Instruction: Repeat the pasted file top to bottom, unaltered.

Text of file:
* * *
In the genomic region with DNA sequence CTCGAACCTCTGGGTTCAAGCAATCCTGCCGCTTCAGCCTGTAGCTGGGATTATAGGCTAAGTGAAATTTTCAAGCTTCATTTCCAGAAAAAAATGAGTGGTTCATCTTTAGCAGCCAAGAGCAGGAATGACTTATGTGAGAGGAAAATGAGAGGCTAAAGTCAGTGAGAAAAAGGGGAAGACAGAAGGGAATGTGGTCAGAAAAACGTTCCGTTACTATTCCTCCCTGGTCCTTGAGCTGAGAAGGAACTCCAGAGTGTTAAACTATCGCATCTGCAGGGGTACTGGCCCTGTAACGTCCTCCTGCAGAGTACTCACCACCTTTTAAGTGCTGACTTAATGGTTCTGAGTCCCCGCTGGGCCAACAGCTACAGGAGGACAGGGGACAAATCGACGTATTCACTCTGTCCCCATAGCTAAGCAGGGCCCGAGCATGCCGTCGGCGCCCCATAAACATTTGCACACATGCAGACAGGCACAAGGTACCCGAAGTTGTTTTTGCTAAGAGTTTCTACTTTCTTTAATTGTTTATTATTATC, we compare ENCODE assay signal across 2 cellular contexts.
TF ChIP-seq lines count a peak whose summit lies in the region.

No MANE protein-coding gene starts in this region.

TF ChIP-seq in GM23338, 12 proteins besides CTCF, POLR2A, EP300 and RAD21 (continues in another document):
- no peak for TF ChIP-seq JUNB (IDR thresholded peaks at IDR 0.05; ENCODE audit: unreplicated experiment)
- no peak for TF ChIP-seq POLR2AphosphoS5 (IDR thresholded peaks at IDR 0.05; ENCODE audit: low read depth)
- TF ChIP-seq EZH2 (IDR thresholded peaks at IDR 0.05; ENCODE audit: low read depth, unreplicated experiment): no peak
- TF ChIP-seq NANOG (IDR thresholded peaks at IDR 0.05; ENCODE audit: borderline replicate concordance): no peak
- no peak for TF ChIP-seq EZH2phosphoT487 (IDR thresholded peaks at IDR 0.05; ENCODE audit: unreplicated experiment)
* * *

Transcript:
In the genomic region with DNA sequence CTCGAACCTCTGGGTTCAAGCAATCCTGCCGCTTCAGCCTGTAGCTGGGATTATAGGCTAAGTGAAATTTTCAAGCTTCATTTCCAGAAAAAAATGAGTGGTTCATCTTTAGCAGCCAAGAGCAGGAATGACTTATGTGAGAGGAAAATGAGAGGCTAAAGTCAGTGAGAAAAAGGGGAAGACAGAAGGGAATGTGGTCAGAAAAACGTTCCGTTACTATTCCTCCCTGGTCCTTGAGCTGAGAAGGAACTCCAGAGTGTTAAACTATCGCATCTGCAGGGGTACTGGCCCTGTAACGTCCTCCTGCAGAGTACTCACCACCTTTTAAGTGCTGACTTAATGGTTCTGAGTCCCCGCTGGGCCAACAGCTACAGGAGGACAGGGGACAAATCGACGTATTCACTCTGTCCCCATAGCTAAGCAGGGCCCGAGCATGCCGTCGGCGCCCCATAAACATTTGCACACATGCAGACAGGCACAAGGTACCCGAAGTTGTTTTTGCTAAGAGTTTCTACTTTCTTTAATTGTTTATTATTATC, we compare ENCODE assay signal across 2 cellular contexts.
TF ChIP-seq lines count a peak whose summit lies in the region.

No MANE protein-coding gene starts in this region.

TF ChIP-seq in GM23338, 12 proteins besides CTCF, POLR2A, EP300 and RAD21 (continues in another document):
- no peak for TF ChIP-seq JUNB (IDR thresholded peaks at IDR 0.05; ENCODE audit: unreplicated experiment)
- no peak for TF ChIP-seq POLR2AphosphoS5 (IDR thresholded peaks at IDR 0.05; ENCODE audit: low read depth)
- TF ChIP-seq EZH2 (IDR thresholded peaks at IDR 0.05; ENCODE audit: low read depth, unreplicated experiment): no peak
- TF ChIP-seq NANOG (IDR thresholded peaks at IDR 0.05; ENCODE audit: borderline replicate concordance): no peak
- no peak for TF ChIP-seq EZH2phosphoT487 (IDR thresholded peaks at IDR 0.05; ENCODE audit: unreplicated experiment)